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Extremely Loud and Incredibly Close

Extremely Loud and Incredibly Close - Jonathan Safran Foer Typically I choose what I'm going to read based on whether or not I think it will amuse me. So it goes without saying that I wouldn't have picked up this book had it not been recommended to me by a good friend.

I will admit that I was more then a little weary of reading a book that dealt with 9/11 on any level, because, clearly the events on 9/11--while very important--aren't something one likes to think about if it can be avoided. That being said, I love this book.

Extremely Loud and Incredibly Close tells the story of an unusual nine-year-old boy named Oskar--who, in my mind, is an equal combination of the boy from Mark Hadden's The Curious Incident of the Dog in the Nighttime and the main character from John Green's An Abundance of Katherines--and his attempt to come to terms with his father's untimely death.

This book also goes into the melancholy story of Oskar's grandmother and grandfather, their relatively brief time together and the circumstances behind their parting. Their story, told from his grandmother's perspective, is one of my many favorite parts in this book, but I'll get to that later.

Oskar's journey begins when he discovers a vase that was kept on a shelf in his father wardrobe. Unfortunately in an attempt to retrieve the mysterious vase Oskar causes it to fall and break. While cleaning up Oskar discovers an envelope among the shards of glass. On the envelope is written one word: Black. The envelope contains one thing: a key.

Oskar has no way of knowing what the key opens but the mystery behind it, and the connection to his deceased father--who used to send him on scavenger-type hunts around Manhattan--gives him the drive to find out. Oskar figures out that the word Black is a last name so he decides to visit every single Black in the five boroughs of New York City, to ask them if they knew his father, and/or if they know what the key opens.

Throughout his journey Oskar meets a lot of interesting people, has interesting conversations, and unique experiences. Though, it doesn't seem to bring him closer to his father, but it gives him a purpose, and that seems to be enough for a while.

It is obvious from the beginning that he and his mother aren't especially close. According to Oskar, his mother spends too much time with a new friend--a man--and Oskar doesn't like that she's moving on, despite the fact that she's mourned her husband for two years already. What his mother doesn't know is, there is another reason as to why Oskar has been distancing himself from her. He has a secret. A secret which has to do with something he did the same morning his father died. Little by little, Oskar lets the reader know more about his secret, why he's so ashamed of himself and why he is having an extremely difficult time dealing with his father's death.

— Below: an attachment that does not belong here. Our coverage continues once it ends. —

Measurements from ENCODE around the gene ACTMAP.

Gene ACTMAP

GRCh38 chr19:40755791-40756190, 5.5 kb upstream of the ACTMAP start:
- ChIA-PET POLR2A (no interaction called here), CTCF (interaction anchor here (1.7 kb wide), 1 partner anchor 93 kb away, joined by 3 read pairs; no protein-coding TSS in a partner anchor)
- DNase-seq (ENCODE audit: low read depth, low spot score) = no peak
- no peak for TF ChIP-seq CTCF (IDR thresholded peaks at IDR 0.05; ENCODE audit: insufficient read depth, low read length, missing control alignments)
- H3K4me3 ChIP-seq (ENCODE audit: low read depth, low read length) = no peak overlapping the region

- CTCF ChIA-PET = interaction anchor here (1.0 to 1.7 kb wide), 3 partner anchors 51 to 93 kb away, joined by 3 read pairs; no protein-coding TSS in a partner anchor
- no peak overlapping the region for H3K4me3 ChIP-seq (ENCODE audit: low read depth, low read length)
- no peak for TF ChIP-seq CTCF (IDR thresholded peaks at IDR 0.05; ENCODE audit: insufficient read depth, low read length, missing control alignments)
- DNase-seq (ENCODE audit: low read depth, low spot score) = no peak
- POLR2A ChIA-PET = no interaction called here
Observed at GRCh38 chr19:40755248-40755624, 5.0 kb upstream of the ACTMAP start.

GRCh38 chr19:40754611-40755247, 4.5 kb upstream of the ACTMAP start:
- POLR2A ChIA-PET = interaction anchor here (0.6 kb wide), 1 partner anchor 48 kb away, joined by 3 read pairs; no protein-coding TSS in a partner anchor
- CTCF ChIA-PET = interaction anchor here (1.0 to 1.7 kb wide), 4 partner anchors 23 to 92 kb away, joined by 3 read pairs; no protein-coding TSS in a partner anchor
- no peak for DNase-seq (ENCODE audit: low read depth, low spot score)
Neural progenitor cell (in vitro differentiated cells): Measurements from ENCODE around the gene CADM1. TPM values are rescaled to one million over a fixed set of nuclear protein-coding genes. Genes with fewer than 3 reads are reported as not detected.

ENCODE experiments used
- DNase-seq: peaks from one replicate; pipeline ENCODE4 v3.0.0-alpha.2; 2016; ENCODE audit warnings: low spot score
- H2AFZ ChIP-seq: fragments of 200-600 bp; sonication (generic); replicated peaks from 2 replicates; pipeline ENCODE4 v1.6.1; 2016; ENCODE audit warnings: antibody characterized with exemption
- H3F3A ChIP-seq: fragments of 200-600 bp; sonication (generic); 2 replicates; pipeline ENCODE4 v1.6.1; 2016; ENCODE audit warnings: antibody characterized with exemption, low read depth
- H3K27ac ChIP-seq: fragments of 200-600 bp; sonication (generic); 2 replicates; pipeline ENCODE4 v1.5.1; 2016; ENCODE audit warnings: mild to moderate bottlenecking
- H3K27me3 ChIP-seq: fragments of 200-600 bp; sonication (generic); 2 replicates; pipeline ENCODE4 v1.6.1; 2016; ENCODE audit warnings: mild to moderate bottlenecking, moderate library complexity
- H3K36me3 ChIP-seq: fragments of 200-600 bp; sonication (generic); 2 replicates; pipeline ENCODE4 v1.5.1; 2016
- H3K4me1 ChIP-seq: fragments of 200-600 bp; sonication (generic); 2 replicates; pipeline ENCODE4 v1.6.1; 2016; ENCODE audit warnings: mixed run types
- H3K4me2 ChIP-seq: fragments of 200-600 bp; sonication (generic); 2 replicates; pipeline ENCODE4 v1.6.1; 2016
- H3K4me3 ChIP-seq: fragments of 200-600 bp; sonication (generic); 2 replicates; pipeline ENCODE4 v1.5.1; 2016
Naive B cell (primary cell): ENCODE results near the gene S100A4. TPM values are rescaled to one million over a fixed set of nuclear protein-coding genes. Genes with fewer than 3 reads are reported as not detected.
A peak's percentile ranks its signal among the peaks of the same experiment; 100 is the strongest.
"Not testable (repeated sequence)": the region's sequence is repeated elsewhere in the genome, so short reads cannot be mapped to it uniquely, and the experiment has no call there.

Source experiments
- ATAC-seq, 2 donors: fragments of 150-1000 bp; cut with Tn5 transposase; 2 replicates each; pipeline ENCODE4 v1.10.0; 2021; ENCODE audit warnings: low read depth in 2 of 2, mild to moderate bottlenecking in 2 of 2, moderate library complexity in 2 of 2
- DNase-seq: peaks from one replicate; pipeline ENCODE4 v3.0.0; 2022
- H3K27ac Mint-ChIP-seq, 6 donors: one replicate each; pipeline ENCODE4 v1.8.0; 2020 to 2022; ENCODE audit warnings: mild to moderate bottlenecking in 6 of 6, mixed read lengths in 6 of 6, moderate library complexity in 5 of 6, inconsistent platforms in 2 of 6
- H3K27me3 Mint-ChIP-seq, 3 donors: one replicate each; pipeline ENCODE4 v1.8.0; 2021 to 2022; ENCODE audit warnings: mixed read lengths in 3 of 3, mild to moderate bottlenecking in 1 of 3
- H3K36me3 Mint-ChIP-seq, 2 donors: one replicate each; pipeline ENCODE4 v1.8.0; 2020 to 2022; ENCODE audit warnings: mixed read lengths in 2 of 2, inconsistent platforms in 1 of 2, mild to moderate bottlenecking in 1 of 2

Oskar is close to his grandmother--his father's mother--or rather, she's incredibly close to him. At first glance their relationship seems more then a little dysfunctional, and even now I can't say that it isn't even now that I know, and understand, the reason behind the dysfunction. She's guilty of loving, and possibly depending on, Oskar a little too much since her own son died.

But like I said earlier, I love her story, the letter she writes to Oskar about his--still unknown to Oskar--grandfather, who abandoned her while she was pregnant with Oskar's father. She writes about how she met and eventually fell in love with his grandfather. She writes about their marriage and how it ended. Her story is a little frustrating at first since it is written with little punctuation, but, it is beautiful!

The way she tells her story is so simplistic, exactly like a grandmother telling a story to her young grandchild. I know, that's what her letter is supposed to be, but you'd be surprised how many books I've read--which are also told by multiple narrators--that failed to do this exact same thing. The author, Jonathan Safran Foer is obviously quite gifted, the evidence is plastered over this whole book. But, in my opinion, he did his best work writing the story from the grandparent's point of view, especially when it comes to the grandmother, how she tells her tale.

I wish I had the words to explain exactly how this book makes me feel. Unfortunately I don't. My vocabulary sucks (as evidenced in my usage of the word 'sucks'). But I'm going to try (I'll try to avoid using lame clich├ęs, but I'm sort of untalented in the writing department so I can't make any promises. Sorry).

This book is beautiful. I felt like I was with Oskar, his grandmother and his grandfather on their journey. I laughed with them, and cried with them. I felt their heartache, and their triumphs. I understood them and their crazy ways. This books is a rollercoaster and I enjoyed every moment of it.

No, this book isn't a life changer, but it is incredibly good--a worthwhile read. I love this book and I'm glad it was recommended to me. I'll read this book again, guaranteed. It's one of my favorite books now and I'm pretty sure I have a new favorite author.

(To my LDS friends: this book contains swear words. Don't say I didn't warn you. That is all.)